Her presence is palpable.

Former Malvar councilor Carla Reyes, fondly known as “Ate Carla” by her fellow townspeople and beneficiaries of her multifaceted public service initiatives, remains an active force.

In fact, she has recently embarked on a more expansive and elevated level of public service.

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“I am now operating on a grander scale, with the ability to assist more individuals. The beauty of this lies in its structured guidelines, with a primary emphasis on scholarships,” Ms. Carla Reyes explained in an exclusive interview during the week-long commemoration of the Soroptimist International-Malvar chapter, an organization she established.

“Beyond scholarships, we will continue to engage in a variety of projects, reminiscent of those conducted under the Ate Carla program, such as medical missions, financial support for cancer patients, dialysis assistance, and more.”

The “Ate Carla Foundation” has actively implemented pro-community initiatives, particularly during the challenging times of the Covid-19 pandemic and throughout her tenure as Malvar’s Councilor from 2019 to 2022. This dedication led the media to dub her “Malvar’s Big Sister.”

While she retains this role, she is now operating at a heightened level of public service.

“Being part of SI [Soroptimist International] provides numerous advantages, including a larger collective of minds and a greater capacity for generating ideas. Most importantly, it enables us to assist a larger number of people,” Reyes emphasized.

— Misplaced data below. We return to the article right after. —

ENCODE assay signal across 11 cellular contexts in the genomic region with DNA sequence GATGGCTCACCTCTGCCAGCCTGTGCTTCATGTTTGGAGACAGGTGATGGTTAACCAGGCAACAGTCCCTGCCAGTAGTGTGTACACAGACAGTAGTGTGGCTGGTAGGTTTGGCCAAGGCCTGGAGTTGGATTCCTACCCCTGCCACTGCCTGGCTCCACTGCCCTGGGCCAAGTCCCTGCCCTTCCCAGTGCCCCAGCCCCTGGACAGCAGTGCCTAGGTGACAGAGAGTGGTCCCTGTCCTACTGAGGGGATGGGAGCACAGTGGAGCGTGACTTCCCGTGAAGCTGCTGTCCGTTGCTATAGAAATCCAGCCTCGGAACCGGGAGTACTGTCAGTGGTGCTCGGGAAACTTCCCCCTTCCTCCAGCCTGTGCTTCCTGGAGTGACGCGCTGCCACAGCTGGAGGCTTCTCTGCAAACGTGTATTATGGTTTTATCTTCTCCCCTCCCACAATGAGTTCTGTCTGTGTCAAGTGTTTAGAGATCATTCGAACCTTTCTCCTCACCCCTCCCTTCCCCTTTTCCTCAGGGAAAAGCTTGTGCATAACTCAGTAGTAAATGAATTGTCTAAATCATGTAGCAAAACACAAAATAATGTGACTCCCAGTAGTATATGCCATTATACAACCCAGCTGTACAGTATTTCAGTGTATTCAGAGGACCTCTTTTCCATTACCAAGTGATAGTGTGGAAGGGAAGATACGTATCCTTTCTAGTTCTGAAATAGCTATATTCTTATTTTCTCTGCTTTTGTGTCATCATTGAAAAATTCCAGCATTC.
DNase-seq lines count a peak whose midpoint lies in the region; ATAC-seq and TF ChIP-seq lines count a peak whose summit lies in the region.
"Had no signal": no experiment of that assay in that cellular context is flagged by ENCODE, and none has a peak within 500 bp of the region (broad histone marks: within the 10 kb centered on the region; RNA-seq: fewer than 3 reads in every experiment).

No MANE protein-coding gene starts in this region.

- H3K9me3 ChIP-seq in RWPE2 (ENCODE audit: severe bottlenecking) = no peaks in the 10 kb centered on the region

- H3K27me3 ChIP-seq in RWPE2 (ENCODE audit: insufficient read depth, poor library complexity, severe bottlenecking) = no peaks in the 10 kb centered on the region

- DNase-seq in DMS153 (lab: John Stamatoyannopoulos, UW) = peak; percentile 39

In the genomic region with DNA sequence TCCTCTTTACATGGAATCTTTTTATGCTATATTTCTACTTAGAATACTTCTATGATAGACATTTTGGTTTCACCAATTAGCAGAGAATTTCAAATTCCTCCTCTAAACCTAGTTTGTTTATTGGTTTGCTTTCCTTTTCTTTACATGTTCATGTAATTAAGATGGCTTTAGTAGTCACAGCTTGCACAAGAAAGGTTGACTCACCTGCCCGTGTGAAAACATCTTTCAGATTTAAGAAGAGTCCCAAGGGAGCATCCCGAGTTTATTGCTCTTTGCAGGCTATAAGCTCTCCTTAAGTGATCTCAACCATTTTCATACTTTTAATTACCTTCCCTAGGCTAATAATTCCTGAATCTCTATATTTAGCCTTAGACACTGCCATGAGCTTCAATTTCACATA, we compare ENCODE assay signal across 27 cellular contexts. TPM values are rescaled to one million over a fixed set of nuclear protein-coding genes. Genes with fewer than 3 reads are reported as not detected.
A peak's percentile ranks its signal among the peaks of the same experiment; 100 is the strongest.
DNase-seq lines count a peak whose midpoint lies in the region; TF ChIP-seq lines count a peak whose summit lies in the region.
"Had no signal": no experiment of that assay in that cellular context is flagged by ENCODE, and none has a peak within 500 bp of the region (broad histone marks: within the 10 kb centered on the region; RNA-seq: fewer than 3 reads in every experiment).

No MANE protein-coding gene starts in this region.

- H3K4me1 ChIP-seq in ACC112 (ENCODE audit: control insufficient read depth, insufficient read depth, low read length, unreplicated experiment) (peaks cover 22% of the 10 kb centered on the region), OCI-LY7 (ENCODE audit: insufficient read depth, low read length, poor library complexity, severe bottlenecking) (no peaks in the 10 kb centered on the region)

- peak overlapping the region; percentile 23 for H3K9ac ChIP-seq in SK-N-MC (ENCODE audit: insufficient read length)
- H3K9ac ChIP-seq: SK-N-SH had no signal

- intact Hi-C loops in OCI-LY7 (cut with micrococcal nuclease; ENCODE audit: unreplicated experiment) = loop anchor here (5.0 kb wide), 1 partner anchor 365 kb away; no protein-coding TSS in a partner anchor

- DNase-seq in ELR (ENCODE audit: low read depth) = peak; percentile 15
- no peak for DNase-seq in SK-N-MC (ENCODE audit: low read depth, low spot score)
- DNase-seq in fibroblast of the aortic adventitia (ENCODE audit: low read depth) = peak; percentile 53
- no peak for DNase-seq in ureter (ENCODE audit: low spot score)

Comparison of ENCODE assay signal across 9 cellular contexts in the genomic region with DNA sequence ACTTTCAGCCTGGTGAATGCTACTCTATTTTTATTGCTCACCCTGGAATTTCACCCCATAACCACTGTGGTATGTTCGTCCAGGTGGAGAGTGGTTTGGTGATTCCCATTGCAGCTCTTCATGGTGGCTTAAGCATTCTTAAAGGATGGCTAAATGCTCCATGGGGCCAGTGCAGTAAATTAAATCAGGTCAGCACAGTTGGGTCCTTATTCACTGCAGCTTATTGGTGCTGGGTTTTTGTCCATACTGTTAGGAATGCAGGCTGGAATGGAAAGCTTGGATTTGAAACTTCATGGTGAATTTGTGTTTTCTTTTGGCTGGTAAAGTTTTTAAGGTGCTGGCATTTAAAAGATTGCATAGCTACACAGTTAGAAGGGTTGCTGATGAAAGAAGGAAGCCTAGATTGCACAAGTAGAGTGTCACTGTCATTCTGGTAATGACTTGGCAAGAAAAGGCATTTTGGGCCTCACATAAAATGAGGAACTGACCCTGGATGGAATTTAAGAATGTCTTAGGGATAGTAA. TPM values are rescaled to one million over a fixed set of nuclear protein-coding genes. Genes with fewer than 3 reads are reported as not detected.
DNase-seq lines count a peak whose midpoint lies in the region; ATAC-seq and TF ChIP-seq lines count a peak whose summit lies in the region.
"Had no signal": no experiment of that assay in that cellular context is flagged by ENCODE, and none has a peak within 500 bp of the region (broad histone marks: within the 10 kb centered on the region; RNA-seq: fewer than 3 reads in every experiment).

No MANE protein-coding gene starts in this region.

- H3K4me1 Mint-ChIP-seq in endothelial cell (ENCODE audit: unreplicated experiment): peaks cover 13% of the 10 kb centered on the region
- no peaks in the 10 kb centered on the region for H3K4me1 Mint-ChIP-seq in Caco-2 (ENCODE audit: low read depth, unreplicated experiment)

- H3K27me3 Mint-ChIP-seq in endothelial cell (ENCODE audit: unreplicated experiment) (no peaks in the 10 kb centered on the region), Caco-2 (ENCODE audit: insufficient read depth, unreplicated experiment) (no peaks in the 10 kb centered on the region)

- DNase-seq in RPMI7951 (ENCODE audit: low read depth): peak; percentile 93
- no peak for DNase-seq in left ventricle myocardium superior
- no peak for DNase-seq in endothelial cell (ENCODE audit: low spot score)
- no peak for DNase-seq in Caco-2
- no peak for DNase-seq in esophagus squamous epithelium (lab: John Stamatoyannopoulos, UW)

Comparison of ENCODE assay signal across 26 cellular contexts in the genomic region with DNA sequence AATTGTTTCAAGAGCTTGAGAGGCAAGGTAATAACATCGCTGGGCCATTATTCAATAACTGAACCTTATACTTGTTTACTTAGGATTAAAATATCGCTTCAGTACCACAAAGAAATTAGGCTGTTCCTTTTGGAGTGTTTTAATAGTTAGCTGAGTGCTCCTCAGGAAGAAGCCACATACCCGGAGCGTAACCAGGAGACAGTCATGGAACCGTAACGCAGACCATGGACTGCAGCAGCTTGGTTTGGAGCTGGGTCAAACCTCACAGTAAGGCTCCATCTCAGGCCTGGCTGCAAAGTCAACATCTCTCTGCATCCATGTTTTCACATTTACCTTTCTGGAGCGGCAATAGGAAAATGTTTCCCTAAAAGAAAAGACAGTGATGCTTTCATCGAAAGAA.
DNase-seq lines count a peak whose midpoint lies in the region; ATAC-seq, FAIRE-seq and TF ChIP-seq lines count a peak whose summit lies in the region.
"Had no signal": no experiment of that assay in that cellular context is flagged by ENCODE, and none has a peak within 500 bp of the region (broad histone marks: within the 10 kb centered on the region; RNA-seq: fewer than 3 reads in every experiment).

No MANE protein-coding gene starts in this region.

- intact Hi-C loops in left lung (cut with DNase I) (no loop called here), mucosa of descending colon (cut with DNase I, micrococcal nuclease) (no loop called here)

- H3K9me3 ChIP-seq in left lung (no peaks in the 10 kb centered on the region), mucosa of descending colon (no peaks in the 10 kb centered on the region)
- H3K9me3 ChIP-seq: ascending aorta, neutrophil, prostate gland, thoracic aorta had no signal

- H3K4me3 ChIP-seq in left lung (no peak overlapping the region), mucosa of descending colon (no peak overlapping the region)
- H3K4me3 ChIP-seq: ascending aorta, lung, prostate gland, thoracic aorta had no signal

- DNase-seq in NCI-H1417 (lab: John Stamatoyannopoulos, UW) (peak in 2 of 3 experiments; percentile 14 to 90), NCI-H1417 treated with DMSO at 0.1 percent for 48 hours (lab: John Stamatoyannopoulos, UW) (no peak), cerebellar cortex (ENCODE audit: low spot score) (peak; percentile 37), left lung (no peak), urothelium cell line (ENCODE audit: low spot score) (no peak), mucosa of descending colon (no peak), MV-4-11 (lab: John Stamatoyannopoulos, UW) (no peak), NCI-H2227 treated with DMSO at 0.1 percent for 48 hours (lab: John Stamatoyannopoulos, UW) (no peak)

Recently, the founder of the Soroptimist Malvar Chapter shared their success in conducting a fundraising raffle, yielding over P100,000 (Philippine pesos).

“Through the raffle for a cause, we generated a net profit of P120,000. Consequently, SI Malvar was able to award six scholarships – three for elementary students and three for college students. Additionally, we organized a feeding program in Barangay San Andres.”

This fundraising endeavor marked the initial step of SI Malvar’s commitment to serve more residents of Malvar in the months ahead.

“Our upcoming fundraising initiatives include a fun run, Zumba for a cause, and a ballroom event for a cause. A key pillar of Soroptimist International Malvar is raising public awareness,” Reyes elaborated.

“It’s essential for the people of Malvar to understand that this organization exists, as this knowledge will lead to increased scholarships and the implementation of numerous livelihood projects.”

According to the founder and president of SI Malvar, they are actively seeking to launch livelihood projects and partner with corporations like CDO in this endeavor.

“While we haven’t yet connected with CDO, it’s one of our programs, alongside collaborating with other companies engaged in corporate social responsibility within Malvar.”

CDO operates a significant food processing plant in Malvar.

Prior to the establishment of SI Malvar earlier in the year, Ate Carla highlighted CDO’s interest in providing entrepreneurship training.

“CDO expressed interest. They mentioned wanting to conduct entrepreneurship training, which, in my view, is crucial for sustainability and continuity. It’s important for people to manage and sustain their lives after participating in our livelihood projects,” Reyes remarked.

The induction of SI-Malvar (SIM) officers occurred on March 26, 2023, but it was only recently that the founder and president of SIM agreed to an interview as part of the celebration and observance of this year’s Soroptimist Week (August 24-31).